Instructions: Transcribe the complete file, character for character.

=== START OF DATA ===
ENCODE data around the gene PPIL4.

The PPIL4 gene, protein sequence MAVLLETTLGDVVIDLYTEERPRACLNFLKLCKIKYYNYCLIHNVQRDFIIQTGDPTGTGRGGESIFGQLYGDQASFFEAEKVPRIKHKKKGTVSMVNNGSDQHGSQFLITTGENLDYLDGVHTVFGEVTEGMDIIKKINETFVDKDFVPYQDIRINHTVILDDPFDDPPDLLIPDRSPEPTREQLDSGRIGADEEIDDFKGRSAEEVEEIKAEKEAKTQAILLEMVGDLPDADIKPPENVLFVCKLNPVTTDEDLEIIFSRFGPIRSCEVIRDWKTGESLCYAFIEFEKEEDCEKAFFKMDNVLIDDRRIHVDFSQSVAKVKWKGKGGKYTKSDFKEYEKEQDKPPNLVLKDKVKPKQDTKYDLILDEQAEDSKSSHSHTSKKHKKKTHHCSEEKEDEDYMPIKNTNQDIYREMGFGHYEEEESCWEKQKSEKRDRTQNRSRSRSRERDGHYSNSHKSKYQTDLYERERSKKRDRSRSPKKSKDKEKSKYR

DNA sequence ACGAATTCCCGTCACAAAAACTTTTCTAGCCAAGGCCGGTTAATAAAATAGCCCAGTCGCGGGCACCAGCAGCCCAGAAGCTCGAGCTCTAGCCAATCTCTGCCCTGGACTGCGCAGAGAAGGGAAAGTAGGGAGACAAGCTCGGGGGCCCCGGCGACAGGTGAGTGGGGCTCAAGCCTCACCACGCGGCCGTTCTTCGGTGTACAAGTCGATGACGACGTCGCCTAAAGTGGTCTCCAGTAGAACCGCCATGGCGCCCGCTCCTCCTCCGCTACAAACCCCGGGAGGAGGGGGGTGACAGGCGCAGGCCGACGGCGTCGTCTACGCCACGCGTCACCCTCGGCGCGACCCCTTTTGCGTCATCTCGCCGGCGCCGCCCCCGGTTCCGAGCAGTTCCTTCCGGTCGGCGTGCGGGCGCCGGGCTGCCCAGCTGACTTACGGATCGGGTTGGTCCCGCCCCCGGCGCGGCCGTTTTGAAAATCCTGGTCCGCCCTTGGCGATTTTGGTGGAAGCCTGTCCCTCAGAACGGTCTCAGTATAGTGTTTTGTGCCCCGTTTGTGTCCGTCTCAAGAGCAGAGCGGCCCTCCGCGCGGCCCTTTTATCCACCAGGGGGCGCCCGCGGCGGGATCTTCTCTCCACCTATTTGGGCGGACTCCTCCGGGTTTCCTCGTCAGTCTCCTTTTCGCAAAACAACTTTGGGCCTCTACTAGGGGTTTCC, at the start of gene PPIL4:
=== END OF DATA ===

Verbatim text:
ENCODE data around the gene PPIL4.

The PPIL4 gene, protein sequence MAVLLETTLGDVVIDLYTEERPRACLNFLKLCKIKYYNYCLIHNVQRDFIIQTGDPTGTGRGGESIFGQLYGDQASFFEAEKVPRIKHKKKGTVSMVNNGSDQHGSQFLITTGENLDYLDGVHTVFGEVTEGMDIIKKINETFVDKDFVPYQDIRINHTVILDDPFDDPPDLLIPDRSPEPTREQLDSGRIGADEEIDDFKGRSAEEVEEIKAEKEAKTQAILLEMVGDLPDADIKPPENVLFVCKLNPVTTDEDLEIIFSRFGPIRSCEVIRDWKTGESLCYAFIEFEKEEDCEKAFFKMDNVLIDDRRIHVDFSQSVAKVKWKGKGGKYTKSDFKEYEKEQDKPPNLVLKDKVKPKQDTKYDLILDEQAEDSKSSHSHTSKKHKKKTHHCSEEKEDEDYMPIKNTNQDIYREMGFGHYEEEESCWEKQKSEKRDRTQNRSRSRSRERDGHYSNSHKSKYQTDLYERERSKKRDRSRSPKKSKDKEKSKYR

DNA sequence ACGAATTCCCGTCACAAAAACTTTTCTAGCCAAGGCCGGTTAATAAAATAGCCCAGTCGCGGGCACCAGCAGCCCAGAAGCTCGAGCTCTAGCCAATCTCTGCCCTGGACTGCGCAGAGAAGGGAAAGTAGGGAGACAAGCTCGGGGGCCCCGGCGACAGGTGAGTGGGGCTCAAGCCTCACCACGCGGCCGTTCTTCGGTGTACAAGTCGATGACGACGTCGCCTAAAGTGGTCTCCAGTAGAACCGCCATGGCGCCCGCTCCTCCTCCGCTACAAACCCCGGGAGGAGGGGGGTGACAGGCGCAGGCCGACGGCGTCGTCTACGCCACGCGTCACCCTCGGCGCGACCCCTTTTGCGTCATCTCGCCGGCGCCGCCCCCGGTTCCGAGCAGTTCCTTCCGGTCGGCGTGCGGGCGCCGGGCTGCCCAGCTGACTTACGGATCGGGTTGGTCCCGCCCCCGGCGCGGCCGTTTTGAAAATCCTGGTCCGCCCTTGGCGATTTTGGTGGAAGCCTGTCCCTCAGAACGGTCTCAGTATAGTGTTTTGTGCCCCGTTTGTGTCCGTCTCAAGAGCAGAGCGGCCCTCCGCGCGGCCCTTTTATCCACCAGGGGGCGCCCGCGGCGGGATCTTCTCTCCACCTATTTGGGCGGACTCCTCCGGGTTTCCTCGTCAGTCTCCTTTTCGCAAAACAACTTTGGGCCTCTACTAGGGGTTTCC, at the start of gene PPIL4: